A Balm in Textual Studies

9780825443824There is an abundance of textbooks on the New Testament. Concordances, dictionaries, grammars, and their ilk proliferate book shelves of students and teachers across the spectrum of studies. Dr. Charles Lee Irons is not unawares, but with the publication of his A Syntax Guide for Readers of the Greek New Testament has demonstrated a knowledge of the holes that often plague the student laboring under the load of Biblical languages. This guide is not a substitute for hard work, but rather an aid “to provide concise explanations of syntactical, clause-level features that may not be immediately obvious to the beginner” (8). Of course, the out of practice pastor might find it helpful too.

For instance, a young pastor is preaching through Hebrews and turns to his Greek text for exegetical purposes. Everything is cruising along, and then wham! 3:16 stops him as he cannot quite recall what to make with “τἰνες.” Rather than digging through multiple commentaries to sort it out, or revisiting his professor’s self-published grammar book, he pulls out Irons’s book and turns to p. 506. “Ah,” he recalls, “there is an accent issue to be sorted out here.

This is the brilliance, and practicality, of SGRGNT. It serves as an immediate reference for problems that often come up if your Greek is not quite as good as your Hebrew (or perhaps your English, if you’re like me). This handy little volume is small enough to keep out on the desk all the time, and user-friendly enough to make any M.Div. holder wish they had owned it earlier.

I think we can all thank Dr. Irons for his efforts. May they act as a balm in Greek class, when Gilead seems so far away.


Studying the Greek Gods

This post originally appeared on the Trinitas Christian School blog.


In his book, The Liberated Imagination: Thinking Christianly About the Arts, Leland Ryken asks a simple but provocative question: “Why do people hang paintings on walls?” There is of course the straightforward response: “because they enjoy said paintings.” But there is another level to the response worth considering, and its implications ripple out beyond the singular notion of picture hanging. Creative expressions have been how humanity thought and considered the reality around it for all recorded history. We don’t write or tell stories or sing just because we enjoy it; we also do these things because we must.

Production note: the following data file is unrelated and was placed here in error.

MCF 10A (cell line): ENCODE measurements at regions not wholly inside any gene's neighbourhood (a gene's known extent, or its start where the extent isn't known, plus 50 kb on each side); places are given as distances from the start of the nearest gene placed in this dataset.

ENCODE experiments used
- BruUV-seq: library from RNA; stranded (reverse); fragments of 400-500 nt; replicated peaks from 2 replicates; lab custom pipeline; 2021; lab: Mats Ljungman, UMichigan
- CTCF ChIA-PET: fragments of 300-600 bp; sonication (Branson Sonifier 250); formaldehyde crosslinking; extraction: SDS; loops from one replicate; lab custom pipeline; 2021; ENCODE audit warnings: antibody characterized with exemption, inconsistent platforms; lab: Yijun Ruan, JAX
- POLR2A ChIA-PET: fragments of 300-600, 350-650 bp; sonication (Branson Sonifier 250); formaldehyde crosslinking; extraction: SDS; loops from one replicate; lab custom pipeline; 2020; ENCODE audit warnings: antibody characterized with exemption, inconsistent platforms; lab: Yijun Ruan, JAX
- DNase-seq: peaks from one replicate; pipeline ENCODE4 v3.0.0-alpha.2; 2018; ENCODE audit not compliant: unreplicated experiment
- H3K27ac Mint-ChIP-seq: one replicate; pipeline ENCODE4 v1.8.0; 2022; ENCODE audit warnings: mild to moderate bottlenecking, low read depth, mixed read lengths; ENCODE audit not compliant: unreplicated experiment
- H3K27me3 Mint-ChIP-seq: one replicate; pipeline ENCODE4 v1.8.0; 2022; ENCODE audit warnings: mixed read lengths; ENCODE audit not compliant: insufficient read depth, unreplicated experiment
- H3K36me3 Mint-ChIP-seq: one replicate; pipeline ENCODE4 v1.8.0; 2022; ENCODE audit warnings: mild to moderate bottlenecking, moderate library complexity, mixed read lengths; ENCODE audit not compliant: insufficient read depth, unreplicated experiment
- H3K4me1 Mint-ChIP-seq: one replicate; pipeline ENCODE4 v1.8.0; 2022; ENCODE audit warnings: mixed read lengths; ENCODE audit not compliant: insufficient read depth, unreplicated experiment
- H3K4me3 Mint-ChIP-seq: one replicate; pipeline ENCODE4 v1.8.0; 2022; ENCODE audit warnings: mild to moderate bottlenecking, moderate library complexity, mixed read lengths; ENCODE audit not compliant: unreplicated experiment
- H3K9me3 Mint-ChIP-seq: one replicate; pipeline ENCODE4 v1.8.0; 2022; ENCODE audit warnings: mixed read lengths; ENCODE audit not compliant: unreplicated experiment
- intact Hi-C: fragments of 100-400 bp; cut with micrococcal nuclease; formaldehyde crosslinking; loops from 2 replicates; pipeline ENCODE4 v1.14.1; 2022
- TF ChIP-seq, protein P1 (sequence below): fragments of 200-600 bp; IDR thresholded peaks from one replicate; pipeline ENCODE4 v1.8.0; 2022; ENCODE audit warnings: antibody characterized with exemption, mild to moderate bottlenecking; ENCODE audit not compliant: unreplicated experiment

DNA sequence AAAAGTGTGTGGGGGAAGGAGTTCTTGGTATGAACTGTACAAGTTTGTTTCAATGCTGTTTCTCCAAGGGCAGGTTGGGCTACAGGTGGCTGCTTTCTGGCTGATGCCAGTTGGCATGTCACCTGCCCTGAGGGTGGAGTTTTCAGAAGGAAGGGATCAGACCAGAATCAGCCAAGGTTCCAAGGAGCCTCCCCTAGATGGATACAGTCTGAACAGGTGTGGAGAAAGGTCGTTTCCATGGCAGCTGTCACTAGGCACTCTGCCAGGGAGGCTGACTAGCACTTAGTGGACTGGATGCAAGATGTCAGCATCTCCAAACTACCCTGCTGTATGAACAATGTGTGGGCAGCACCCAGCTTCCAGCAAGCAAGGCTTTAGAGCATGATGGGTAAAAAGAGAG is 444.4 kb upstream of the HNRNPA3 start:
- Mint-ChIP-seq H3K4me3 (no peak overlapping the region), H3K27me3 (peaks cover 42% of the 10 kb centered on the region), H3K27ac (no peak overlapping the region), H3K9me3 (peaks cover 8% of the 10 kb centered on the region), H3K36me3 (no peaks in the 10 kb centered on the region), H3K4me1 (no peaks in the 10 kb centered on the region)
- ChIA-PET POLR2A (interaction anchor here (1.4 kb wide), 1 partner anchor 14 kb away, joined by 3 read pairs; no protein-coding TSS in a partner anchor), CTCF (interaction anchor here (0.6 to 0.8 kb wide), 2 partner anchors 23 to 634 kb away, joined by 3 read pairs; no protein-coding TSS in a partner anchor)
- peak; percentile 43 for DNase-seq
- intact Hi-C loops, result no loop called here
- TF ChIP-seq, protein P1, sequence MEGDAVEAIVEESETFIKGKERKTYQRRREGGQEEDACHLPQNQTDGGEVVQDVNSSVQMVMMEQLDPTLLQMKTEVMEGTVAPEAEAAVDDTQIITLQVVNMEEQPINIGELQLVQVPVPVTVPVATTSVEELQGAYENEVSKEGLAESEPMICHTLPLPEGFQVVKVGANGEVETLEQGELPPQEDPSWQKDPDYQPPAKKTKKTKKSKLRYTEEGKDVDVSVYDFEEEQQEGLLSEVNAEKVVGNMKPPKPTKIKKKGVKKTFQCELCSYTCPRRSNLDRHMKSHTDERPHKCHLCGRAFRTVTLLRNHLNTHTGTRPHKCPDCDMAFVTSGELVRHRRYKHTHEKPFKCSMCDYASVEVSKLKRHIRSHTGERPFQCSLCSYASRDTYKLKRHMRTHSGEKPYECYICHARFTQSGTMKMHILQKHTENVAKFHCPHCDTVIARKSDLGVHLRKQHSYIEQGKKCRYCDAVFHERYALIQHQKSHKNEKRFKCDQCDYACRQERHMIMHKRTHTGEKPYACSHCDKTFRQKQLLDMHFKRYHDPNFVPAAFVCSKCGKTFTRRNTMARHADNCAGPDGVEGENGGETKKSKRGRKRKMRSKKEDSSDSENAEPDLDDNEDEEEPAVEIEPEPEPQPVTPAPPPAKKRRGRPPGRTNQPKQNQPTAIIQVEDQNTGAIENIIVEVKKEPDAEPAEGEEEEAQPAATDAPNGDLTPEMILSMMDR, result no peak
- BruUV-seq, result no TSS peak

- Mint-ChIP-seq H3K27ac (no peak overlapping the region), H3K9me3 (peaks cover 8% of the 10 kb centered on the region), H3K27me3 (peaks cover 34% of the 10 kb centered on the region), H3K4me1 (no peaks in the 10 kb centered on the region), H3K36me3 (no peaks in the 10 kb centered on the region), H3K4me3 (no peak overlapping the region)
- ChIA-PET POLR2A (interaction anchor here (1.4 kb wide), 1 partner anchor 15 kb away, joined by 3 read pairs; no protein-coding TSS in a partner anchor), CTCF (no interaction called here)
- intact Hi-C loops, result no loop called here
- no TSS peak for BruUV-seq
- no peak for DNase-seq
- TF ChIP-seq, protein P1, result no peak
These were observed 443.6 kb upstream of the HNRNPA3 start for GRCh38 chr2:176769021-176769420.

How does this fit into the Christian life? For starters, the Bible is chock full of stories, and not all them seem pristine on the surface. The Christian Scriptures affirm the idea that we are a people in need of creative expression, with complex heroes like Samson and theologically rich poetry like the Psalms. The Christian, then, engages with the artistic world every time he or she opens their Bible, and this exercise helps the believer interact with opposing worldviews as well. We read the literature of other cultures and eras, mining for gold or dropping lead lines into the water, always expecting to find something of value.

Though the Christian has much to reject in the worldview of the Ancient Greeks, there are also things worth a closer examination. Is there significance to Pandora’s perseveration of Hope that the Christian can understand? Do we weep with Helios when Phaethon is struck down due to his impudence and inexperience? Are we sometimes rattled by the idea that life is out of our control, like Achilles or Oedipus? The Greek myths are not only good stories (though they are that), for they contain in them a way of understanding the world that should and can be reckoned with by any thoughtful Christian.

As we head into Zeus’ Family Reunion at Trinitas this week, we consider the truth and beauty found in the archives of the Greek imagination. Join us as we try to explore these stories together. Perhaps there are still depths to be mined, still deep waters to be sounded. And when it is all said and done, you’ll have a new mosaic to hang on your wall.

Commenting on the Text(s)